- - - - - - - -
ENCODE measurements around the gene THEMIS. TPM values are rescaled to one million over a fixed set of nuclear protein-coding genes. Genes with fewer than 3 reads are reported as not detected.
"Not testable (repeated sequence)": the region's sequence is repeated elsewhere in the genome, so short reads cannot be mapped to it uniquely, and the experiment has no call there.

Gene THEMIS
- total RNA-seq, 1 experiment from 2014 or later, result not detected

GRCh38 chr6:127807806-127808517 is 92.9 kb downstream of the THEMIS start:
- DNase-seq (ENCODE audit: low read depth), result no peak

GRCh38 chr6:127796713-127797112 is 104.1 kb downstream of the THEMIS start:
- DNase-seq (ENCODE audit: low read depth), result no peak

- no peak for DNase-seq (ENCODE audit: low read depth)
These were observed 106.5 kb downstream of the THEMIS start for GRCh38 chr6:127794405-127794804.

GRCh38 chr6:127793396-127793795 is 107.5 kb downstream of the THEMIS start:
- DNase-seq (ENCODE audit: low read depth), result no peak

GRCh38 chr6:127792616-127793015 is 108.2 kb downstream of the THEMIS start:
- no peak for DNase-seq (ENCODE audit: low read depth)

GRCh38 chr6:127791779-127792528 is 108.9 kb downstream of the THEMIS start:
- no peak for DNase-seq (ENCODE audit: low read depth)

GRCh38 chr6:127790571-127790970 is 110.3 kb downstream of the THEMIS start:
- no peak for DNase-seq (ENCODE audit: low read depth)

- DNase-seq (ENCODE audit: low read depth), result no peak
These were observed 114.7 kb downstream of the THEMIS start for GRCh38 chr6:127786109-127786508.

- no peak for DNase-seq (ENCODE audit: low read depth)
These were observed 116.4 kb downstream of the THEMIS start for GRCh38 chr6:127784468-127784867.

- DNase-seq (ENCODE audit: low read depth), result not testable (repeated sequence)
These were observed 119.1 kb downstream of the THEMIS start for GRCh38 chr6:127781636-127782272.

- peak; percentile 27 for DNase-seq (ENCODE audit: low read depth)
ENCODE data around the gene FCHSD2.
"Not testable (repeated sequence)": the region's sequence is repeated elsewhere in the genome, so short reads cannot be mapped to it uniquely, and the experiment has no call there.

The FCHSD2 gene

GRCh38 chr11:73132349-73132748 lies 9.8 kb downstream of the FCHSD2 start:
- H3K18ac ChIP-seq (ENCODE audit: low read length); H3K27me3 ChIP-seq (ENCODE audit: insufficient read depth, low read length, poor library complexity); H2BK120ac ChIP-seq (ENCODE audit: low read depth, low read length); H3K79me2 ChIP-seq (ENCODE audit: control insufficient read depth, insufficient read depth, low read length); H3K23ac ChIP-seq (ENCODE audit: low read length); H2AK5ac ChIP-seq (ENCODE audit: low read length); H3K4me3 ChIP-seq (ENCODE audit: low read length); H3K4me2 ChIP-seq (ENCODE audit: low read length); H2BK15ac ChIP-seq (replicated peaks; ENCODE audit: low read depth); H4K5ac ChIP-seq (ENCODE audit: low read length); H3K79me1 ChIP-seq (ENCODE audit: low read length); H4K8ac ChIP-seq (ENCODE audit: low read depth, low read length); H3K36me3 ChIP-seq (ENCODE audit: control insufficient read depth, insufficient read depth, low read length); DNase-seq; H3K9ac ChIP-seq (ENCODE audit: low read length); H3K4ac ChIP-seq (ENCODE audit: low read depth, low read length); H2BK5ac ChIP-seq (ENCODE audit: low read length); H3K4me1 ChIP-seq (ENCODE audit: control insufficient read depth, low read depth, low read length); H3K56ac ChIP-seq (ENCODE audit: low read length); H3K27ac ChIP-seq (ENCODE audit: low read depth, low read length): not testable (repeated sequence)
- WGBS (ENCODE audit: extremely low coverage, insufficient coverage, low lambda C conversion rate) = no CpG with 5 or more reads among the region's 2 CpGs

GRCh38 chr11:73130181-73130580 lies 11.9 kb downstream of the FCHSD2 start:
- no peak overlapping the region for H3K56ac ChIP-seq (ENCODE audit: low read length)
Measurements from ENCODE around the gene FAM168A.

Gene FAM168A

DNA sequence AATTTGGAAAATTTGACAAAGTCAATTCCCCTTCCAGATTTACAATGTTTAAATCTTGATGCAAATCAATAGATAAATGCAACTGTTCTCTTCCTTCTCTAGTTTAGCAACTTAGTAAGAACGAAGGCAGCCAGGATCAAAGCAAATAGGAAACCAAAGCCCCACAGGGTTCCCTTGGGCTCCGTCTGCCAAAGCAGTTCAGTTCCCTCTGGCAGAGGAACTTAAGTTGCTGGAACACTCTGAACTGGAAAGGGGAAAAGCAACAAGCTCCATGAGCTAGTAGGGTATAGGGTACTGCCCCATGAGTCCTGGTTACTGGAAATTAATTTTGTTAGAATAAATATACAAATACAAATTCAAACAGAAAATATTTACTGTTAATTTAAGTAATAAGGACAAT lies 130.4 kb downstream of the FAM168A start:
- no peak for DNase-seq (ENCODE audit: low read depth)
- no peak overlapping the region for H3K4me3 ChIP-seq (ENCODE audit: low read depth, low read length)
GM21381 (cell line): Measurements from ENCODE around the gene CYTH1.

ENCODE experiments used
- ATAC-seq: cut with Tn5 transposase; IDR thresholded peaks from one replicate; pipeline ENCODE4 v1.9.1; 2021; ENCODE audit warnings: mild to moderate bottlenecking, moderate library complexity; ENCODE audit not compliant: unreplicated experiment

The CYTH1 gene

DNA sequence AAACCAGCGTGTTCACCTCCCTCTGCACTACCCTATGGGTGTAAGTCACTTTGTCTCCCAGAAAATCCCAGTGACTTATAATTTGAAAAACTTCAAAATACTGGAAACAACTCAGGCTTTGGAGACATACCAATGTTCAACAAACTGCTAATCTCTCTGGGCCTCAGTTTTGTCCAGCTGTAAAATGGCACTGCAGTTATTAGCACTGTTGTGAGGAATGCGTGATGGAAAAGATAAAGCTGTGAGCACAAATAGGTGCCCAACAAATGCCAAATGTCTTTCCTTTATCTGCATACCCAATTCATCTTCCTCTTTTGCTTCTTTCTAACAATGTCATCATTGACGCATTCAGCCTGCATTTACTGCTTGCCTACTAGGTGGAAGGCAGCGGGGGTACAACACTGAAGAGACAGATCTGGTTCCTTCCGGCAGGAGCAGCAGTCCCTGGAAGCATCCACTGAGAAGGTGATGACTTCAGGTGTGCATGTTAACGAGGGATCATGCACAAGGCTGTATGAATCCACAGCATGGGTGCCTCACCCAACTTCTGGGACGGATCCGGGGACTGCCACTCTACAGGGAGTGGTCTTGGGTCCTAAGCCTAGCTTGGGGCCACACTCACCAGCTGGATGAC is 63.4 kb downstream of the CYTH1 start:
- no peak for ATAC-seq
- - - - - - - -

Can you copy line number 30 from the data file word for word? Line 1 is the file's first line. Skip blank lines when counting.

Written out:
- H3K18ac ChIP-seq (ENCODE audit: low read length); H3K27me3 ChIP-seq (ENCODE audit: insufficient read depth, low read length, poor library complexity); H2BK120ac ChIP-seq (ENCODE audit: low read depth, low read length); H3K79me2 ChIP-seq (ENCODE audit: control insufficient read depth, insufficient read depth, low read length); H3K23ac ChIP-seq (ENCODE audit: low read length); H2AK5ac ChIP-seq (ENCODE audit: low read length); H3K4me3 ChIP-seq (ENCODE audit: low read length); H3K4me2 ChIP-seq (ENCODE audit: low read length); H2BK15ac ChIP-seq (replicated peaks; ENCODE audit: low read depth); H4K5ac ChIP-seq (ENCODE audit: low read length); H3K79me1 ChIP-seq (ENCODE audit: low read length); H4K8ac ChIP-seq (ENCODE audit: low read depth, low read length); H3K36me3 ChIP-seq (ENCODE audit: control insufficient read depth, insufficient read depth, low read length); DNase-seq; H3K9ac ChIP-seq (ENCODE audit: low read length); H3K4ac ChIP-seq (ENCODE audit: low read depth, low read length); H2BK5ac ChIP-seq (ENCODE audit: low read length); H3K4me1 ChIP-seq (ENCODE audit: control insufficient read depth, low read depth, low read length); H3K56ac ChIP-seq (ENCODE audit: low read length); H3K27ac ChIP-seq (ENCODE audit: low read depth, low read length): not testable (repeated sequence)